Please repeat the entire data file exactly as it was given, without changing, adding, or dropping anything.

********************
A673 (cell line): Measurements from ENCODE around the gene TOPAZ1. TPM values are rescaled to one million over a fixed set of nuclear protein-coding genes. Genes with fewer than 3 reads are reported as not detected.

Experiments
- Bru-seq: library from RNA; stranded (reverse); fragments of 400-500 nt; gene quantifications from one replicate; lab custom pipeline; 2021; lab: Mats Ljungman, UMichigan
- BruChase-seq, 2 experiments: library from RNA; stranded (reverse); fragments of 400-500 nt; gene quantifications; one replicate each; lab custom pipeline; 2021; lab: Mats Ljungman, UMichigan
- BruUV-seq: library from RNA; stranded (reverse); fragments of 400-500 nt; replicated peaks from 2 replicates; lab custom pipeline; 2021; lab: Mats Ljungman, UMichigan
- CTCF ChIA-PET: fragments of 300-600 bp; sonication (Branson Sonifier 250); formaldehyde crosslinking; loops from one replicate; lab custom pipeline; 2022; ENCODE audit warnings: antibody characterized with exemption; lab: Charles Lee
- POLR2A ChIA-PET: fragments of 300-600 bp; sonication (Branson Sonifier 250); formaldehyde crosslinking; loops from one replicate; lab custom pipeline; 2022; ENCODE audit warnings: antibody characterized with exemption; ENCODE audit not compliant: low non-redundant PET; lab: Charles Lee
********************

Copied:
A673 (cell line): Measurements from ENCODE around the gene TOPAZ1. TPM values are rescaled to one million over a fixed set of nuclear protein-coding genes. Genes with fewer than 3 reads are reported as not detected.

Experiments
- Bru-seq: library from RNA; stranded (reverse); fragments of 400-500 nt; gene quantifications from one replicate; lab custom pipeline; 2021; lab: Mats Ljungman, UMichigan
- BruChase-seq, 2 experiments: library from RNA; stranded (reverse); fragments of 400-500 nt; gene quantifications; one replicate each; lab custom pipeline; 2021; lab: Mats Ljungman, UMichigan
- BruUV-seq: library from RNA; stranded (reverse); fragments of 400-500 nt; replicated peaks from 2 replicates; lab custom pipeline; 2021; lab: Mats Ljungman, UMichigan
- CTCF ChIA-PET: fragments of 300-600 bp; sonication (Branson Sonifier 250); formaldehyde crosslinking; loops from one replicate; lab custom pipeline; 2022; ENCODE audit warnings: antibody characterized with exemption; lab: Charles Lee
- POLR2A ChIA-PET: fragments of 300-600 bp; sonication (Branson Sonifier 250); formaldehyde crosslinking; loops from one replicate; lab custom pipeline; 2022; ENCODE audit warnings: antibody characterized with exemption; ENCODE audit not compliant: low non-redundant PET; lab: Charles Lee